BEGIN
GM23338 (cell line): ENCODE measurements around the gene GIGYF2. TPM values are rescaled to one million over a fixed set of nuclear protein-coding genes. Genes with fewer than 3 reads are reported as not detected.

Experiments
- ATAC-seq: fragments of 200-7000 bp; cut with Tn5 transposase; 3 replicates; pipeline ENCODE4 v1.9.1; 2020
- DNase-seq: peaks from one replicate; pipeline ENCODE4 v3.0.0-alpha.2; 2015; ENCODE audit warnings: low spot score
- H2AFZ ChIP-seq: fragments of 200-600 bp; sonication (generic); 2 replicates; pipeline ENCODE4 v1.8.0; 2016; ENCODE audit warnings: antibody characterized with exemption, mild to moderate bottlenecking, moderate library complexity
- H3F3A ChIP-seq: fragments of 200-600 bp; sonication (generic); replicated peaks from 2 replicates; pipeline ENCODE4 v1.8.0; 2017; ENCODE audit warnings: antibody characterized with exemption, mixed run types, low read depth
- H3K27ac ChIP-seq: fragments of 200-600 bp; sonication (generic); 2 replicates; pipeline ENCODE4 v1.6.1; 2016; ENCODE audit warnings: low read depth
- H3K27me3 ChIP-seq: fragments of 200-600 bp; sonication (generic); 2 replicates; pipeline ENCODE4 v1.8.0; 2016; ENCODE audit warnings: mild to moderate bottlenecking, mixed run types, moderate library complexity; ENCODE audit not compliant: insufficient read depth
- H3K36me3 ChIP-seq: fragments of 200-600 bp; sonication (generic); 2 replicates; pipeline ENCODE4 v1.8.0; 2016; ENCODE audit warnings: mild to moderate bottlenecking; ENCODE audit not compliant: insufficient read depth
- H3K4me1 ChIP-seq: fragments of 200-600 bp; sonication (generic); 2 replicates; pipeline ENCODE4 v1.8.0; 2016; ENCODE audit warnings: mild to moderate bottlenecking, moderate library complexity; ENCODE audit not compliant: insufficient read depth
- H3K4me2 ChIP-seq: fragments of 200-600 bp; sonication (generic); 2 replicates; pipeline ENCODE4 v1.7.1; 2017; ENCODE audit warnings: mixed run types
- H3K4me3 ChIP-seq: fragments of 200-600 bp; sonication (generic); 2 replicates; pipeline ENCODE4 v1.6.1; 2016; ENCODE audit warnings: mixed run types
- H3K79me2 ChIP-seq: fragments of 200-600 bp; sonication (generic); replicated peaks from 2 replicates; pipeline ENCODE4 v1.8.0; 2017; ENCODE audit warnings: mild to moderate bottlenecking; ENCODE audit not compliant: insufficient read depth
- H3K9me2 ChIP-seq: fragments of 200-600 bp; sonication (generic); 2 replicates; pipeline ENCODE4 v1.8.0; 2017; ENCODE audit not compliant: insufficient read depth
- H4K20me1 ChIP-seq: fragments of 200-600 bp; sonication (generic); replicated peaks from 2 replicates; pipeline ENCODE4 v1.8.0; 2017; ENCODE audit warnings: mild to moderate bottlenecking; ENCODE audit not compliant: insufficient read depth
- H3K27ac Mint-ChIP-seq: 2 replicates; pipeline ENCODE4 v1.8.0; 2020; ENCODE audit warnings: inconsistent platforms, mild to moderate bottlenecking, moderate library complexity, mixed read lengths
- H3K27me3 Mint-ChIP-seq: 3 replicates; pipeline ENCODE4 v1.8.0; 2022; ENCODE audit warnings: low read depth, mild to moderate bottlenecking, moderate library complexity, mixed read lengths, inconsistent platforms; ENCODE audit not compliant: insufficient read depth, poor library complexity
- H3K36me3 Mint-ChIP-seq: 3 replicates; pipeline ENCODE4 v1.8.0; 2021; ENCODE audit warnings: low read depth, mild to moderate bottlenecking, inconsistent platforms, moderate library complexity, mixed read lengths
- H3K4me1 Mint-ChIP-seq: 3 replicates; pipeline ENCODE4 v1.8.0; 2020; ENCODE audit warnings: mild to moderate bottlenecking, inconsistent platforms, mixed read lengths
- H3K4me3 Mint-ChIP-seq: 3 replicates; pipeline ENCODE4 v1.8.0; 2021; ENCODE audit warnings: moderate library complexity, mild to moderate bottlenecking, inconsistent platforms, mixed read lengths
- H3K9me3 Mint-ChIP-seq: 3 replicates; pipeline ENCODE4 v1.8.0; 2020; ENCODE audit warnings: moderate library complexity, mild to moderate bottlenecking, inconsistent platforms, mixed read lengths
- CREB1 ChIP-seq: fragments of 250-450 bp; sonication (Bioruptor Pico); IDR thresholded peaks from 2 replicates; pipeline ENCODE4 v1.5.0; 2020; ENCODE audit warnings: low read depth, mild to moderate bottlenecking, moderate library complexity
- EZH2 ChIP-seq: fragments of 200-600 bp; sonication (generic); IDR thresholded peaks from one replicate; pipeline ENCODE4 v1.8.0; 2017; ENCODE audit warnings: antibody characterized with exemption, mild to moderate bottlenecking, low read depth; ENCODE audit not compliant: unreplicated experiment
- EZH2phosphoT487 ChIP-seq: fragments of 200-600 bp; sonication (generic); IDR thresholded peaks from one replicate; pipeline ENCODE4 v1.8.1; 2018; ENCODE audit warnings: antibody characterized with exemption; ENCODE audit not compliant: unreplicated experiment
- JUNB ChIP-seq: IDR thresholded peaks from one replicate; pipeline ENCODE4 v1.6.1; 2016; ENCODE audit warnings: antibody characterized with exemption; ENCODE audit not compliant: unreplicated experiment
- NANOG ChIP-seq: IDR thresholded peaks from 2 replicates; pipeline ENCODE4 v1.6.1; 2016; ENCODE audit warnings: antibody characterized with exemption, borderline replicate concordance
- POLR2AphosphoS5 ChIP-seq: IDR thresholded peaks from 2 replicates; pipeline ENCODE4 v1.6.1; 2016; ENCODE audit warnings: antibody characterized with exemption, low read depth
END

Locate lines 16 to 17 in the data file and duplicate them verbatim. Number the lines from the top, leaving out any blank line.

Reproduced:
- H3K27ac Mint-ChIP-seq: 2 replicates; pipeline ENCODE4 v1.8.0; 2020; ENCODE audit warnings: inconsistent platforms, mild to moderate bottlenecking, moderate library complexity, mixed read lengths
- H3K27me3 Mint-ChIP-seq: 3 replicates; pipeline ENCODE4 v1.8.0; 2022; ENCODE audit warnings: low read depth, mild to moderate bottlenecking, moderate library complexity, mixed read lengths, inconsistent platforms; ENCODE audit not compliant: insufficient read depth, poor library complexity